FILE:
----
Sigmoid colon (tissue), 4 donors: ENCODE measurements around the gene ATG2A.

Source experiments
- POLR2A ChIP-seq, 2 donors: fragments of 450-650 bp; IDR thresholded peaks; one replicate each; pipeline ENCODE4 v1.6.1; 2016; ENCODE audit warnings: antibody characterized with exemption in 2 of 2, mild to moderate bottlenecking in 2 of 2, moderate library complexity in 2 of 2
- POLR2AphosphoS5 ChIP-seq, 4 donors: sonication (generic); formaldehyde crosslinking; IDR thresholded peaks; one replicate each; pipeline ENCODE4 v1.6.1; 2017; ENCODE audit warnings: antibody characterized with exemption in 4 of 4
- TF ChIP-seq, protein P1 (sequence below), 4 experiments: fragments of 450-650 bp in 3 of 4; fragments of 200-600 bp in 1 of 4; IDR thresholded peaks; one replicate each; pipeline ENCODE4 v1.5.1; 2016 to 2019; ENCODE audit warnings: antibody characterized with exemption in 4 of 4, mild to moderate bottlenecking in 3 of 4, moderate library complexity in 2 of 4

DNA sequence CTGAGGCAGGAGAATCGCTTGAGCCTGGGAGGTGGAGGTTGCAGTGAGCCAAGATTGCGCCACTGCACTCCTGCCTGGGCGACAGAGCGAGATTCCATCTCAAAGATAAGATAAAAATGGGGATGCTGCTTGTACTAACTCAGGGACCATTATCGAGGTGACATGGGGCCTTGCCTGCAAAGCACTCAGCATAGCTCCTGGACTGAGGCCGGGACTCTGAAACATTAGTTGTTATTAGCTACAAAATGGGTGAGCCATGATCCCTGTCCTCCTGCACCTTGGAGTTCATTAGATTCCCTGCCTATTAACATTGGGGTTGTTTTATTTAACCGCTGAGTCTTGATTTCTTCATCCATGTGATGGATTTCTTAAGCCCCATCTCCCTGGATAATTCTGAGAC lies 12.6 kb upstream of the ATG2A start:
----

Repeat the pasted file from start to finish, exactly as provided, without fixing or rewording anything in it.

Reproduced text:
Sigmoid colon (tissue), 4 donors: ENCODE measurements around the gene ATG2A.

Source experiments
- POLR2A ChIP-seq, 2 donors: fragments of 450-650 bp; IDR thresholded peaks; one replicate each; pipeline ENCODE4 v1.6.1; 2016; ENCODE audit warnings: antibody characterized with exemption in 2 of 2, mild to moderate bottlenecking in 2 of 2, moderate library complexity in 2 of 2
- POLR2AphosphoS5 ChIP-seq, 4 donors: sonication (generic); formaldehyde crosslinking; IDR thresholded peaks; one replicate each; pipeline ENCODE4 v1.6.1; 2017; ENCODE audit warnings: antibody characterized with exemption in 4 of 4
- TF ChIP-seq, protein P1 (sequence below), 4 experiments: fragments of 450-650 bp in 3 of 4; fragments of 200-600 bp in 1 of 4; IDR thresholded peaks; one replicate each; pipeline ENCODE4 v1.5.1; 2016 to 2019; ENCODE audit warnings: antibody characterized with exemption in 4 of 4, mild to moderate bottlenecking in 3 of 4, moderate library complexity in 2 of 4

DNA sequence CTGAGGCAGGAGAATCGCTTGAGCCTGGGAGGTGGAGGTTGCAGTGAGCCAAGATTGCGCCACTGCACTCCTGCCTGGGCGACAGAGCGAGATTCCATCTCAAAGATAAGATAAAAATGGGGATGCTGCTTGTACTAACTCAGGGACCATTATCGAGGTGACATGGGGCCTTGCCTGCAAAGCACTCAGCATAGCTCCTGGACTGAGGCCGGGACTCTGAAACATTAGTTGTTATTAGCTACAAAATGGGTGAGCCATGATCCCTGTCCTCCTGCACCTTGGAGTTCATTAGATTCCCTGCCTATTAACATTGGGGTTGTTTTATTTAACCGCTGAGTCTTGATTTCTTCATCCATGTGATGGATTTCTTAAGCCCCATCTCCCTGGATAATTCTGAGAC lies 12.6 kb upstream of the ATG2A start: